In Pictures: The New Décor and Ernesto Neto at the Hayward Gallery

By Celia White | 29 June 2010
A photo of a young woman in an orange dress walking through an artificial light green landscape inside a gallery

(Above) Ernesto Neto at the Hayward Gallery

Exhibitions: Ernesto Neto: The Edges of the World and The New Décor, Hayward Gallery, Southbank Centre, London, until September 5 2010

Anyone uttering those two buzzwords, "the environment", on the Southbank this summer won't be met with the usual hefty political or scientific debate in response.

Rather, they will be directed towards two exciting new exhibitions showing at the Hayward Gallery. The Edges of the World and The New Décor use the intersection of art and design to reshape our notions of both domestic space and the urban environment.

A photo of people relaxing in an outdoor swimming pool

Visitors enjoy a dip in the pool

Though these two shows may hold an important message about the spaces in which we live our lives, they deliver this message in the guise of art that is humorous, interactive, and immensely fun.

For The Edges of the World, Brazilian artist Ernesto Neto has completely transformed the upper gallery into a colourful space of exploration.

This installation forms part of the summer-long Brazil festival on the Southbank, continuing the Hayward's annual tradition of offering its space up to artistic restructuring during July and August.

A photo of artificially created shapes and spaces inside a gallery

Brazil takes over the space

Using his trademark polyamide tulle fabric as an analogy for skin, Neto's installation aims to fuse the body with the city, so that the tunnel-like passages visitors walk through become reminiscent of a miniature cityscape and, at the same time, a grossly enlarged intestinal tract.

In another room, a seating area takes the form of a huge heart-shaped boudoir, complete with a central drum which visitors can beat as they sit.

The installation continues onto the outdoor terraces, one inhabited by a bark-lined garden with a figure-of-eight shaped balancing beam on which to climb; another is host to an oversized paddling pool in which visitors can swim if they book in advance.

A photo of a brightly lit, minimal gallery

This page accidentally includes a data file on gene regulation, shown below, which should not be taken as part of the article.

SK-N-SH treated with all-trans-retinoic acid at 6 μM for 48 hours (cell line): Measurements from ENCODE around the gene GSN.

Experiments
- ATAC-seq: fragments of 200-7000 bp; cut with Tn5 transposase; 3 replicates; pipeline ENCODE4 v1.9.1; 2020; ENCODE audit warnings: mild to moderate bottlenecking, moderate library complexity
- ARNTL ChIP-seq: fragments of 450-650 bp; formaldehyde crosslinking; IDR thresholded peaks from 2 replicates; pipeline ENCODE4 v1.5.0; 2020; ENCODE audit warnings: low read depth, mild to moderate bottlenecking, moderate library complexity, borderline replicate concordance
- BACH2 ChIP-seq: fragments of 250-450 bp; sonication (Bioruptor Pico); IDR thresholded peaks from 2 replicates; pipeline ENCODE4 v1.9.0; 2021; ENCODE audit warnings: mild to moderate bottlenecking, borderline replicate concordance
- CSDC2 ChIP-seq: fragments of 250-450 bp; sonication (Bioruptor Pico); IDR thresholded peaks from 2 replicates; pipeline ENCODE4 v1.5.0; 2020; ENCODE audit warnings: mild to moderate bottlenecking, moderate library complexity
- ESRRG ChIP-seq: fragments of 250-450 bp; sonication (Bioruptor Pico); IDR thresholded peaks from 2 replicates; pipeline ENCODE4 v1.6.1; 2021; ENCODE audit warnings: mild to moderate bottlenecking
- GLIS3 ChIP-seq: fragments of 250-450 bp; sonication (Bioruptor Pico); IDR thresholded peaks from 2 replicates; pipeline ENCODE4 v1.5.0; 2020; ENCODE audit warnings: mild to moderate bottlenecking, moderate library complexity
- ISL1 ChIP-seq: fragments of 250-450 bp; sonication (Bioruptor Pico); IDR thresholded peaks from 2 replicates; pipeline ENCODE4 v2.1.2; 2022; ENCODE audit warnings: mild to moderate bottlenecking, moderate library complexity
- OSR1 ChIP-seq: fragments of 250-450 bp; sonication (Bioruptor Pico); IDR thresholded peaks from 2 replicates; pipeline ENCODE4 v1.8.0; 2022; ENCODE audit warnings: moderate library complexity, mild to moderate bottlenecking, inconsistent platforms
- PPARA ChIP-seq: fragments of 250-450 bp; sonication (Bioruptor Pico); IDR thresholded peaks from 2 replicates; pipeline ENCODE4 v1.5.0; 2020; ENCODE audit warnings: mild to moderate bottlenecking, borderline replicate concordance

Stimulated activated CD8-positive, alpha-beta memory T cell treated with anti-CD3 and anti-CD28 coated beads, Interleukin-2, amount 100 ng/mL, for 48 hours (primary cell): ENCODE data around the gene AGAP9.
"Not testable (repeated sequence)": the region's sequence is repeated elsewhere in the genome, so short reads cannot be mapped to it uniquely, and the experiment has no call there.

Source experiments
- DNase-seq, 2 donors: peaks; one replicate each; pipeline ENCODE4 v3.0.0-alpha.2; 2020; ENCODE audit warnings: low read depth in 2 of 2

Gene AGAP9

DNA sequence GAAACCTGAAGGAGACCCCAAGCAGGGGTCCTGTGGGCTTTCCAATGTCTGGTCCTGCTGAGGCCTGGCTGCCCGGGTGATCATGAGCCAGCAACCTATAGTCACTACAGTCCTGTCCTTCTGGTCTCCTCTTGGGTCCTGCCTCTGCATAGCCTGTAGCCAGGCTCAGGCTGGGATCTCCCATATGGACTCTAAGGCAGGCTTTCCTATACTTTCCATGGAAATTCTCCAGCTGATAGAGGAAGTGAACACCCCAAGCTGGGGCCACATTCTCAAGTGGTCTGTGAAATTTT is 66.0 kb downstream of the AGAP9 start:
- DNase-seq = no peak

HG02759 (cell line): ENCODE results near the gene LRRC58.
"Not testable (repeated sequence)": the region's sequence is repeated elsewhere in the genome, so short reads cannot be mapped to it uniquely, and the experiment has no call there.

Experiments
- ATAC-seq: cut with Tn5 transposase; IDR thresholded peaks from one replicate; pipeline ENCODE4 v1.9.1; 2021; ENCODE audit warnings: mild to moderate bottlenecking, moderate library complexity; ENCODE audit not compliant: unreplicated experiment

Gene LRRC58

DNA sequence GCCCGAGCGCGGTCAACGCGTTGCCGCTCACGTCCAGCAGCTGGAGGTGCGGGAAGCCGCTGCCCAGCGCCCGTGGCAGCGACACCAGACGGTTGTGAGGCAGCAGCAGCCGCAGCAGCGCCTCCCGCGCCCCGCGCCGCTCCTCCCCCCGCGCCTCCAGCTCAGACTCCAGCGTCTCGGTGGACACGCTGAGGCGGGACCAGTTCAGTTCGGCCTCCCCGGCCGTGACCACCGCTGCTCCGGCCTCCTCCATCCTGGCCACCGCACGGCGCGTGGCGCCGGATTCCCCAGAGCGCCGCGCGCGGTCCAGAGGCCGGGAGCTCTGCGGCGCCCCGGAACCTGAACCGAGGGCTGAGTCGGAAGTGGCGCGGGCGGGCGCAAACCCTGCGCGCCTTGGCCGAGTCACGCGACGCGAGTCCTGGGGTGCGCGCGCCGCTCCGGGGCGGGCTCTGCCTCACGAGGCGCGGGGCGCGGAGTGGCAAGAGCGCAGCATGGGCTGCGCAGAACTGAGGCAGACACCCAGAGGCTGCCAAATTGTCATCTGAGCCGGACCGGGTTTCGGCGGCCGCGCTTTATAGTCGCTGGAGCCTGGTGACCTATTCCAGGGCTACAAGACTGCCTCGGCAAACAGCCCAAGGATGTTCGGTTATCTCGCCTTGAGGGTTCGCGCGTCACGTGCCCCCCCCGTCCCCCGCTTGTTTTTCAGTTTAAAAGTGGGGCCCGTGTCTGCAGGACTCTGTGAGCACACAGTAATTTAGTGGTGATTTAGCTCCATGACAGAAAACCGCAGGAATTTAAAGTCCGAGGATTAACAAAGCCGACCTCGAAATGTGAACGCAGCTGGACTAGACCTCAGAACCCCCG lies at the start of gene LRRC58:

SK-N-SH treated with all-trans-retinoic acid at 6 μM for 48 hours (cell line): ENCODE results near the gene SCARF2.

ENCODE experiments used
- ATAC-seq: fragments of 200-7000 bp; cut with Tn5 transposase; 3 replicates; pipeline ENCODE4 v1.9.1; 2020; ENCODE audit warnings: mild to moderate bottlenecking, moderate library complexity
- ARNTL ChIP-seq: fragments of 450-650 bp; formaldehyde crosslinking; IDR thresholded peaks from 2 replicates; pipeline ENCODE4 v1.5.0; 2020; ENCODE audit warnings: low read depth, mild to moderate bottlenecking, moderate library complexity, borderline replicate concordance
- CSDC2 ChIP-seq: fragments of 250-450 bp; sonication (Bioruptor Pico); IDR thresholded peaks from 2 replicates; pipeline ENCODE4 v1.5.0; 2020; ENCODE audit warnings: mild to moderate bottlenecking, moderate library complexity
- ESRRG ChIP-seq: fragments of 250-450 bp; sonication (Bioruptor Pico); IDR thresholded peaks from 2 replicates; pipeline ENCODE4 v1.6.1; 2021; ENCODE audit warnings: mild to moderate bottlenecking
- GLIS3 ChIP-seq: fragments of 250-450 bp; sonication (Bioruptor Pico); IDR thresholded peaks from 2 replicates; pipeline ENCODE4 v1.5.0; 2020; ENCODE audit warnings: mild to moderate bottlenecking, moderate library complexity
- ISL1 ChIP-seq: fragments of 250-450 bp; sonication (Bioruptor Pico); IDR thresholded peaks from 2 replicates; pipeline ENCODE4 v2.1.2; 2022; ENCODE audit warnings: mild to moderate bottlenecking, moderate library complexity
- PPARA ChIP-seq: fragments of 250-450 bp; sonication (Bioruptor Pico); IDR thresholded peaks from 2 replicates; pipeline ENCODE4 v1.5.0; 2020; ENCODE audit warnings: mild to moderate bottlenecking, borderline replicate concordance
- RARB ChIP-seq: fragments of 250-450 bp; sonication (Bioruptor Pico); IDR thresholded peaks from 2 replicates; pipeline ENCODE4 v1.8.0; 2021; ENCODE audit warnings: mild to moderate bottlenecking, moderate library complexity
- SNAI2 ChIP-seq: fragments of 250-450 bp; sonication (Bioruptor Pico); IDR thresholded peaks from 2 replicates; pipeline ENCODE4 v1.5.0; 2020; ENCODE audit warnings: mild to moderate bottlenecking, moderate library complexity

(Above) The New Décor. Image: David Levene with Martin Boyce

In short, Neto's "environment" is the perfect place to bring your children. A companion of mine compared it to Teletubbyland, and I am inclined to agree (if you focus on Teletubbyland's warm serenity rather than its slightly creepy inhabitants).

But it's not only the young that seemed to benefit from the slightly surreal happiness that so much colour and play can bring: even the Hayward staff were infected by it.

This makes sense given that the signs asking visitors to "Be Gentle or Don't Touch" largely invalidated the staff's roles as gallery invigilators.

A photo of a curving sculpture of a snake-shaped bed inside a wooden-floored gallery

(Above) Los Carpinteros, Cama. Image: David Levene

As such, rather than monitoring us closely to ensure we stayed away from the artworks, they were free to enjoy watching people fool around – one staff member even gave a wobbly demonstration of the outdoor balancing beam when he saw visitors looking at it in bewilderment.

The New Décor brings the viewer back down to earth: physically, to the ground floor, but also psychologically.

Contributed by 36 international artists, the artworks in this show are back behind the invisible barrier that usually separates visitor from work, and which Neto’s installation had so elegantly traversed.

A photo of a contemporary art gallery space

Image: David Levene

Yet the overt humour of many of these pieces prevents them from contrasting entirely with Neto’s environment.

Los Carpinteros' hugely elongated and twisted bed, Roman Signer's (literally) Floating Table, and several works by witty conceptual duo Elmgreen and Dragset carry further Neto's attempt on the floor above to counter the obliviousness with which we inhabit and co-habit with the domestic space and its accompanying objects.

Open 10am-6pm (10pm Friday). Admission £6.50-£11. Book online.

Watch a timelapse of The Edges of the World being constructed:

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